Greek Prime Minister Alexis Tsipras on Wednesday sought to downplay speculation of an imminent government breakup, but said that if the name deal with the Former Yugoslav Republic of Macedonia does prompt the departure of coalition partner Independent Greeks, he would seek a confidence vote.
Speaking in an interview with the Open TV channel, the leftist prime minister said that he does not believe his coalition partner Panos Kammenos will “pour more water on the mill” and “facilitate the plans of our political opponents.”
“Even if you haven't got 151 lawmakers, you have no problem by the Constitution in carrying on,” Tsipras said, adding, however, that we would have a “political problem.”
"In such an eventuality, I will proceed in due time with snap elections, whose timing will depend on the crucial initiatives we have said we will implement. But I'm saying that there is no such thing as an impasse in democracy. I believe I will secure a confidence vote.”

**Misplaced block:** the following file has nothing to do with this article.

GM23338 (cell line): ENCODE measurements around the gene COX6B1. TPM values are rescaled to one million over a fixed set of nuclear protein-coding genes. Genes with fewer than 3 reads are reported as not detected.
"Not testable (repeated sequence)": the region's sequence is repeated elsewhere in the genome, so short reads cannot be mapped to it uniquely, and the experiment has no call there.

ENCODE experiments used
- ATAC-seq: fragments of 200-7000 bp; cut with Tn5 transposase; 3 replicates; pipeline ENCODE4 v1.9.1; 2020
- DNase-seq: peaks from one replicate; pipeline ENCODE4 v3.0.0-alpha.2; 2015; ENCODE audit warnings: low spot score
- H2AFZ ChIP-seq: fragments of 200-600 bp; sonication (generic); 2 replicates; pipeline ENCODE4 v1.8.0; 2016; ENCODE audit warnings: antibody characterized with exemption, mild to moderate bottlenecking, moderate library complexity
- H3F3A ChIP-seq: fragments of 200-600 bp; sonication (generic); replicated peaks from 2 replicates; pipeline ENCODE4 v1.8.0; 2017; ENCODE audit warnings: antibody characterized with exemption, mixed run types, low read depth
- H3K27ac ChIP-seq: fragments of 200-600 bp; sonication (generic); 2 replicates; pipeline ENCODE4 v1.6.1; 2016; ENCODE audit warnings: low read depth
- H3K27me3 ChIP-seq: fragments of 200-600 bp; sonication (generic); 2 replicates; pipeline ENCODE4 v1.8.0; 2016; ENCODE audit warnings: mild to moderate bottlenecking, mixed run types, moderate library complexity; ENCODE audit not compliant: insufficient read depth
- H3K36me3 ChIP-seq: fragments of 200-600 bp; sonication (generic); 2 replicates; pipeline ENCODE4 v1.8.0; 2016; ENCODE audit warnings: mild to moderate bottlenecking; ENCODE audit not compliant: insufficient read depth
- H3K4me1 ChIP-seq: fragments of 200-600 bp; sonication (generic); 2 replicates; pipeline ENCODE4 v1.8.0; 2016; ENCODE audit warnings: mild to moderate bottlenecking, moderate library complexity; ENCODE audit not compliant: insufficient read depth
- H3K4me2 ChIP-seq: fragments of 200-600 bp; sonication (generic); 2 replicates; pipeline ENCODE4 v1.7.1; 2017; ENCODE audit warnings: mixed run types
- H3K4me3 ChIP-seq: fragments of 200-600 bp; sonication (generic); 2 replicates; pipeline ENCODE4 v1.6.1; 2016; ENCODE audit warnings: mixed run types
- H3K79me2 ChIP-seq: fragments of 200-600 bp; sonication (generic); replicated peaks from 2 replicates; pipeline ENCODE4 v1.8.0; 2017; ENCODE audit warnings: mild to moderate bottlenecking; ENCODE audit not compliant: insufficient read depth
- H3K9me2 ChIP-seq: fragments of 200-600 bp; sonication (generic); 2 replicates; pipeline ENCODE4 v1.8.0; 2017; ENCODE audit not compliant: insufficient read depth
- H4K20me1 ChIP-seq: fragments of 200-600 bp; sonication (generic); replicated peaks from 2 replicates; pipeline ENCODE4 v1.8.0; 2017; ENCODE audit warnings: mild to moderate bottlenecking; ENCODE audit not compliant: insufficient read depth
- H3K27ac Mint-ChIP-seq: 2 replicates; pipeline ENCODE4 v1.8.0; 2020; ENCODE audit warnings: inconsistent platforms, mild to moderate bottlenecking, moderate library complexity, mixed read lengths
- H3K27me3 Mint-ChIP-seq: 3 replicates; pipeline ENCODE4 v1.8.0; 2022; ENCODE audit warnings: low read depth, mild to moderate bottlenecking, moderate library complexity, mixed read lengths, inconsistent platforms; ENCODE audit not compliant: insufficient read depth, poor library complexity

Asked about the timing of the ratification of the name deal in Athens, Tsipras said he will bring it before lawmakers immediately after the country receives official note of its completion in FYROM.
He warned that if Greece refuses to ratify it after FYROM has been made to change its constitution "the country will become an international laughing stock."